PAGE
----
Auto Industry Has Its Fingers Crossed for Trump's $1 Trillion Infrastructure Plan: Toyota Exec

Steph Willems
by Steph Willems

As automakers dial back sales projections in a year that’s seen a rough start, the industry could be holding out hope for a legislative solution to lagging demand.

Toyota North America CEO Jim Lentz made this claim during the opening of the company’s expanded Ann Arbor research and design center on Thursday, adding that incentivizing new vehicles to draw down bulging inventories can’t continue forever. In his view, automakers are keeping extra vehicles on hand for a reason, not just because production hasn’t adjusted for slow sales.

Lentz, like other auto executives, is hoping for a sales bump in the event the Trump administration green-lights its proposed $1 trillion infrastructure plan.

The administration, which released its tax plan on April 26, is said to be readying a massive infrastucture plan — possibly fueled by an increase to the federal gas tax, which Trump has said he might support on the condition the money flows to highways. Details of the plan are coming “pretty soon,” Transportation Secretary Elaine Chao told CNBC on Monday.

Trump reportedly wants the proposal in front of Congress as soon as possible. According to Lentz, automakers want the same thing.

“If you get a $1 trillion stimulus, that could add 800,000 units,” Lentz said. “That’s one reason everyone is on the accelerator” trying to unload vehicles.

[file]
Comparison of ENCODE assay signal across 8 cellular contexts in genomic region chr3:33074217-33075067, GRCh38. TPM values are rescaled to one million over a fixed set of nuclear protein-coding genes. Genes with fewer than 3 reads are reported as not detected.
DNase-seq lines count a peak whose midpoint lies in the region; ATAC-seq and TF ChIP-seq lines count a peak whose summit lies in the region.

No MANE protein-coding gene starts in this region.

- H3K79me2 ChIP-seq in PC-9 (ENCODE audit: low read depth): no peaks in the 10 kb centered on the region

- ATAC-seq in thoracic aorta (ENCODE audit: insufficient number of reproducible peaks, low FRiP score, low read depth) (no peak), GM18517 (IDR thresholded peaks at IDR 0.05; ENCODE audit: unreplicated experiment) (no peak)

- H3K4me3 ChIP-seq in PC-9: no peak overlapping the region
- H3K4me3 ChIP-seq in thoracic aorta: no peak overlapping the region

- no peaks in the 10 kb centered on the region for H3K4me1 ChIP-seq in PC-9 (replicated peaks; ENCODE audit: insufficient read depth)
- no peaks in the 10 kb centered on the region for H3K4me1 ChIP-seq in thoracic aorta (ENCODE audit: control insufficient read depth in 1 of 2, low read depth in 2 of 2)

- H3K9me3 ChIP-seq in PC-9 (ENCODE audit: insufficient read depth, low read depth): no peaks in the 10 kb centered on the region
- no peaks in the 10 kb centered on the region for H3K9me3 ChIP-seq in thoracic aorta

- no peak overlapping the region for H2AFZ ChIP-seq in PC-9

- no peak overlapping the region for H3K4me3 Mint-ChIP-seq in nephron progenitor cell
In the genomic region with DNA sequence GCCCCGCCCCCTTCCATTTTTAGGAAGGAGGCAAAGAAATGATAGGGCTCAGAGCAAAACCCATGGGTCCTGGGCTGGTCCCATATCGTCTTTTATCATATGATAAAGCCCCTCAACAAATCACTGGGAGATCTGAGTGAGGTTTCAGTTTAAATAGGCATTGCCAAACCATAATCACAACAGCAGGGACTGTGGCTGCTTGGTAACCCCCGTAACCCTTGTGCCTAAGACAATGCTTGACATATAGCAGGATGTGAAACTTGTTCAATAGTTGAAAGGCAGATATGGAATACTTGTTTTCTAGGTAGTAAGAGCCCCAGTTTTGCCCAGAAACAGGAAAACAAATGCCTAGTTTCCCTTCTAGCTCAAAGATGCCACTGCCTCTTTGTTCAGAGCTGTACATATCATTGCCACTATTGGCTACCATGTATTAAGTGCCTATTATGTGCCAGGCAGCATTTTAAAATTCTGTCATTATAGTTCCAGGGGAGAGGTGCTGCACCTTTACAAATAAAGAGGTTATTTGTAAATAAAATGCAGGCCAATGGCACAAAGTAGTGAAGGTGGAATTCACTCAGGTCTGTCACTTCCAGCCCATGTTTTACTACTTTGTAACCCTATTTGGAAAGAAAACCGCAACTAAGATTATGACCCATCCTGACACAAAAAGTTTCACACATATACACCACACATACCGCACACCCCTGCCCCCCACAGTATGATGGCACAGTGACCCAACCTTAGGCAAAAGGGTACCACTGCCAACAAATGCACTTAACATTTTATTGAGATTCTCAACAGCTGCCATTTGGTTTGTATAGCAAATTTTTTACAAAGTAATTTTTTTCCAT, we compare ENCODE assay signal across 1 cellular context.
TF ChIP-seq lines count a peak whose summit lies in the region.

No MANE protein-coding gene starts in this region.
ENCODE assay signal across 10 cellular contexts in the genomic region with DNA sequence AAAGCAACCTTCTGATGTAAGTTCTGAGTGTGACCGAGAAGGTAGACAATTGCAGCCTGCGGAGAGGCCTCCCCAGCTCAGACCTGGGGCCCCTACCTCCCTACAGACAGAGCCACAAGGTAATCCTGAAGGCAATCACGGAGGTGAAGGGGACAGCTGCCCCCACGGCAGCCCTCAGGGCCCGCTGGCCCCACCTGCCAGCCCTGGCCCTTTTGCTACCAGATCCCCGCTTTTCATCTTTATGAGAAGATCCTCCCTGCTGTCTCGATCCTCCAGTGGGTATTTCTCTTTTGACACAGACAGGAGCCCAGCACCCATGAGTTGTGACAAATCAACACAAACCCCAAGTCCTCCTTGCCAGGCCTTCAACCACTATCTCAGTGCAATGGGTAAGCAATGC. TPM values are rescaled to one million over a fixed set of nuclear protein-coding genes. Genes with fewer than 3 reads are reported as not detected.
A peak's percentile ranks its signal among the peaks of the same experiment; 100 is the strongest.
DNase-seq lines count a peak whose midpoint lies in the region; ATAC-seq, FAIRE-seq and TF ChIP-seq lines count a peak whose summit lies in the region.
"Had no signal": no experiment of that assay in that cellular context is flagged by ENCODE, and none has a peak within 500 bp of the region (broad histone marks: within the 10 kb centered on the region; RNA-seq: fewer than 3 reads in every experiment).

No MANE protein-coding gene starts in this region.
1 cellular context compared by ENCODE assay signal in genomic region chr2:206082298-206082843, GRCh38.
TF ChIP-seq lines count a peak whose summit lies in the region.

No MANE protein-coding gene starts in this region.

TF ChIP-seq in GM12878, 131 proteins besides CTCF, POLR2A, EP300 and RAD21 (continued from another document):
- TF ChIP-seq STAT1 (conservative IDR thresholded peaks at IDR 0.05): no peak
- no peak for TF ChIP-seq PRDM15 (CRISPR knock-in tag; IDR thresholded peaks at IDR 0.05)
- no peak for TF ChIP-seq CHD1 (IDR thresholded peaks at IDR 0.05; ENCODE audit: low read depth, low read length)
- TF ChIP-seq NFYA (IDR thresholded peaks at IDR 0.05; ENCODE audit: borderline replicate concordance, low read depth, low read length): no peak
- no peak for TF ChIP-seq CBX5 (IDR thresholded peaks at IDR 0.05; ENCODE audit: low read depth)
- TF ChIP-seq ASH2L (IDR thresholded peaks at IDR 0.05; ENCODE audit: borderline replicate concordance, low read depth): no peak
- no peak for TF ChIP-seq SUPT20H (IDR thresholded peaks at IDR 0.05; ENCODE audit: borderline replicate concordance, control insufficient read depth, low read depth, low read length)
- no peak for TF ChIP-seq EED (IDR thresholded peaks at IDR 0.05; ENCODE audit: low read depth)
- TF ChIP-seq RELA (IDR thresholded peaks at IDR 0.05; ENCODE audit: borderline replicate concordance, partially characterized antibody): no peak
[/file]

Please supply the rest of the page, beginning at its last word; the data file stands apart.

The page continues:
April auto sales in the U.S. fell nearly 5 percent, the fourth consecutive month of year-over-year declines. This follows a record year in which U.S. consumers snapped up 17.55 million new vehicles. For 2017, Lentz said he forecasts sales in the 17 to 17.2 million range.

While a boost to infrastructure spending could turn the tide on light-vehicles sales, Lentz knows automakers can’t keep up the current pace forever. Before long, manufacturers will be forced to decide “when is it prudent to lift off the accelerator,” he said, adding that the current level of incentives isn’t sustainable.

[Source: Reuters] [Image: Toyota Motor Corporation]

Steph Willems
Steph Willems

More by Steph Willems

Comments
Join the conversation
2 of 69 comments
  • Mikedt Mikedt on May 05, 2017

    At this point Trump's 1 trillion is largely tax breaks to companies which means our highway/road infrastructure fixes will be limited to things that pay back money directly to their owners, i.e. toll roads an toll bridges. The crappy roads and bridges in your communities will continue to crumble.

  • Lynn Ellsworth Lynn Ellsworth on May 05, 2017

    Rich people travel in helicopters. Were not going to see any new roads. Trump and the conservative Republicans think anyone who earns less than $1 million a year is trash they hope will die off with their new health bill. Can you imagine any insurance companies dealing with 50 state plans the new health bill advocates? And why are we picking on insurance companies? What about hospital conglomerates, multi-million dollar salaries for hospital administrators, high drug prices, outrageous medical equipment costs, no sharing among hospitals - every hospital conglomerate buys every new device?